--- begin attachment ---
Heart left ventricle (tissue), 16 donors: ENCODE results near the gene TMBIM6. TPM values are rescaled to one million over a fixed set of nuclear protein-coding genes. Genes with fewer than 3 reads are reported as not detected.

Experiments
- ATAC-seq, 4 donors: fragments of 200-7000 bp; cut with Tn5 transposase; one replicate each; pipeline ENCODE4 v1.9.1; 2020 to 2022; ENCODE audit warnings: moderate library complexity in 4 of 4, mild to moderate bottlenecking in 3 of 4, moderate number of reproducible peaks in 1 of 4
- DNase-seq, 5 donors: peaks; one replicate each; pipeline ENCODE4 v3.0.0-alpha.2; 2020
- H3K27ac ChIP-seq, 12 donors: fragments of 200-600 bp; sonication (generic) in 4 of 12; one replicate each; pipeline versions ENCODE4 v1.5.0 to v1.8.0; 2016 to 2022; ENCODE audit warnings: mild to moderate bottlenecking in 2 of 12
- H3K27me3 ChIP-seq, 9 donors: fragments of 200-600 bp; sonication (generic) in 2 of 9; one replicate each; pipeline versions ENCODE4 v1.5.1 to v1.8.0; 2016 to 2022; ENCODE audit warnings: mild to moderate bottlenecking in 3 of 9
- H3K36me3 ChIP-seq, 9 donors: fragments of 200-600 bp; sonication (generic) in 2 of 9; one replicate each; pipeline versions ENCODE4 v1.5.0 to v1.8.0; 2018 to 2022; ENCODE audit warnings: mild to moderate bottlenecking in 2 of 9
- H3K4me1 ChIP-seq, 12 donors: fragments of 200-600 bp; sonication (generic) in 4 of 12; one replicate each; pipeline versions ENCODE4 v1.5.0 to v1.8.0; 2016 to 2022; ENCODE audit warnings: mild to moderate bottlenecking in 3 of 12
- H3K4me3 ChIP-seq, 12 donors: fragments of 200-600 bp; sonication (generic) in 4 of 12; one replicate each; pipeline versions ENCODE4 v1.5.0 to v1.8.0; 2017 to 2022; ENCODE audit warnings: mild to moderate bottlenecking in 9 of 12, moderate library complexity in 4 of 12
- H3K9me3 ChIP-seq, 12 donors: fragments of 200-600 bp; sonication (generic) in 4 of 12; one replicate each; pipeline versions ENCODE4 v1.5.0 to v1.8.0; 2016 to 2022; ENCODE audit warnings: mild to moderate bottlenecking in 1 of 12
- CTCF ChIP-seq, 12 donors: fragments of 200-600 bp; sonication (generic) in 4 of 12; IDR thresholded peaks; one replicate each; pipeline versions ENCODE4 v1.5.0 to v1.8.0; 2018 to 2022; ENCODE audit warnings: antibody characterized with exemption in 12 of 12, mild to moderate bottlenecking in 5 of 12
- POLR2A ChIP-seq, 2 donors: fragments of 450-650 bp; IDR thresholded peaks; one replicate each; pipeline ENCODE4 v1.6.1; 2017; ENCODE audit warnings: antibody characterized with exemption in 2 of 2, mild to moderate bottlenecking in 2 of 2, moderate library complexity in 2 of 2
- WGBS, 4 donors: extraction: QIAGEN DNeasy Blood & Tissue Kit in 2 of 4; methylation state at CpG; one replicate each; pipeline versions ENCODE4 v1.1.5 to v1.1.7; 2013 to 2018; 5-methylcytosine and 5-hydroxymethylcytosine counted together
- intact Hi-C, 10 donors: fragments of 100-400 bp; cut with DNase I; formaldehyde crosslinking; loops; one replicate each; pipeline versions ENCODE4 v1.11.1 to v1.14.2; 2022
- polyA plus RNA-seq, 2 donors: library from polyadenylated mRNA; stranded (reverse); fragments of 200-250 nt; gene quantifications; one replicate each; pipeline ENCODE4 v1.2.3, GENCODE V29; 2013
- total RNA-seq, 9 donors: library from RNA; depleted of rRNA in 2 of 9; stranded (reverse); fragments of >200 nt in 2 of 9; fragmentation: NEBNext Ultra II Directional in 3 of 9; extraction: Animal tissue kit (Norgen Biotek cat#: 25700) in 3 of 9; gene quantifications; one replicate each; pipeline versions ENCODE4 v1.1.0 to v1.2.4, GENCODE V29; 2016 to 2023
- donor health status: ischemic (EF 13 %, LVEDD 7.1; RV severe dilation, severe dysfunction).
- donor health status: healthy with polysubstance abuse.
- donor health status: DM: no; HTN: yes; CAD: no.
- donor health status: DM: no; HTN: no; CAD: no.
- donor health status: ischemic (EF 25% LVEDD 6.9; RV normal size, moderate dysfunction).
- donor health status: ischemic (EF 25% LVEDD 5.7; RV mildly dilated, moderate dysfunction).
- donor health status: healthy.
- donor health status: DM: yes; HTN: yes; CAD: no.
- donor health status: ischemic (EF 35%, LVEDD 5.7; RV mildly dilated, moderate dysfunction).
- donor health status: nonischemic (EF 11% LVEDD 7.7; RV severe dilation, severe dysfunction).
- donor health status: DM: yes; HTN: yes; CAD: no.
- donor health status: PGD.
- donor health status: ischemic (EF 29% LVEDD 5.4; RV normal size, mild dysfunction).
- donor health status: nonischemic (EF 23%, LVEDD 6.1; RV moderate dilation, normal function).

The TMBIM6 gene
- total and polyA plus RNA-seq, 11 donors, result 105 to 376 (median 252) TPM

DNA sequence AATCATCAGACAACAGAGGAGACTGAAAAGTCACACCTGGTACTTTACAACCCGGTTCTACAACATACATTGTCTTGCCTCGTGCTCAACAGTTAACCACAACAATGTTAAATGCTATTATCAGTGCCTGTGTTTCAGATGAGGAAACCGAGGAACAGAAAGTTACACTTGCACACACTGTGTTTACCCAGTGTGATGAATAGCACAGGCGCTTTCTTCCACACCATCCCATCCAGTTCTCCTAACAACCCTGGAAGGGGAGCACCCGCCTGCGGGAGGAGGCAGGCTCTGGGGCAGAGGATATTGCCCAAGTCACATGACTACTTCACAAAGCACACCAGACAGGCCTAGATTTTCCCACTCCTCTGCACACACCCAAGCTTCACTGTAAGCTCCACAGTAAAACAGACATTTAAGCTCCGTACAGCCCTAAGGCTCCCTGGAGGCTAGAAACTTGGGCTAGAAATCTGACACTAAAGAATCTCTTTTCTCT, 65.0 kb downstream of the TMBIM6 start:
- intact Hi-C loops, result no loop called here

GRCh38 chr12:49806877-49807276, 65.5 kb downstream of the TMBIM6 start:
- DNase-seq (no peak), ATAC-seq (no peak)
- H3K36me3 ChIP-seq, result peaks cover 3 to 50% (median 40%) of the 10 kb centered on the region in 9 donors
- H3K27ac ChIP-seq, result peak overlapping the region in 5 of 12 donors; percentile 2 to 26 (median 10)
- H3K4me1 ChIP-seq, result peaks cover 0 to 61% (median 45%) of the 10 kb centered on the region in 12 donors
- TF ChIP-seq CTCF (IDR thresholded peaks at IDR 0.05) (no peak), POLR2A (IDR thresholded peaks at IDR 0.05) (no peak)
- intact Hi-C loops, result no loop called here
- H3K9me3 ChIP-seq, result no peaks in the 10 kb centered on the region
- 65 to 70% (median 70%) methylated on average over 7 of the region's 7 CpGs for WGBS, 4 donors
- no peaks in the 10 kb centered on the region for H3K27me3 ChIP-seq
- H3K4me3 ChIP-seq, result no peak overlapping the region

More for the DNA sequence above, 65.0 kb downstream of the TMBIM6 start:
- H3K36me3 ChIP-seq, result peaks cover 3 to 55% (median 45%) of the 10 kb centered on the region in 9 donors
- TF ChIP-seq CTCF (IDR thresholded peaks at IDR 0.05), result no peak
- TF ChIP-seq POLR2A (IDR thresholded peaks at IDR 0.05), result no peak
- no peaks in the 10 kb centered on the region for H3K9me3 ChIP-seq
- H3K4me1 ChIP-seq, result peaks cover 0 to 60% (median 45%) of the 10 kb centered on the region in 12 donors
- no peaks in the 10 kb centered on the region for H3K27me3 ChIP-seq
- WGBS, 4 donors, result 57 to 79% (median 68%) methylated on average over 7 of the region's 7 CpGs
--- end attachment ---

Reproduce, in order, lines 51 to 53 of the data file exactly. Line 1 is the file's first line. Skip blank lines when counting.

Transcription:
- H3K4me1 ChIP-seq, result peaks cover 0 to 60% (median 45%) of the 10 kb centered on the region in 12 donors
- no peaks in the 10 kb centered on the region for H3K27me3 ChIP-seq
- WGBS, 4 donors, result 57 to 79% (median 68%) methylated on average over 7 of the region's 7 CpGs